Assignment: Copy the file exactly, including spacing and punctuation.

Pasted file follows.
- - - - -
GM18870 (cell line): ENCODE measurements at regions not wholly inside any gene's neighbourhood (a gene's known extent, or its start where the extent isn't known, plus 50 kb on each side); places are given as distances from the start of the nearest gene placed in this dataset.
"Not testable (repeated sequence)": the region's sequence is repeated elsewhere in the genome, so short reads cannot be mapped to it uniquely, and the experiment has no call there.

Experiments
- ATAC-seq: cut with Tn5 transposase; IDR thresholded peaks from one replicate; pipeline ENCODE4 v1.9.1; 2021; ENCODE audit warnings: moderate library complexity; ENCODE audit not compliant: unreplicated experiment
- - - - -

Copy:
GM18870 (cell line): ENCODE measurements at regions not wholly inside any gene's neighbourhood (a gene's known extent, or its start where the extent isn't known, plus 50 kb on each side); places are given as distances from the start of the nearest gene placed in this dataset.
"Not testable (repeated sequence)": the region's sequence is repeated elsewhere in the genome, so short reads cannot be mapped to it uniquely, and the experiment has no call there.

Experiments
- ATAC-seq: cut with Tn5 transposase; IDR thresholded peaks from one replicate; pipeline ENCODE4 v1.9.1; 2021; ENCODE audit warnings: moderate library complexity; ENCODE audit not compliant: unreplicated experiment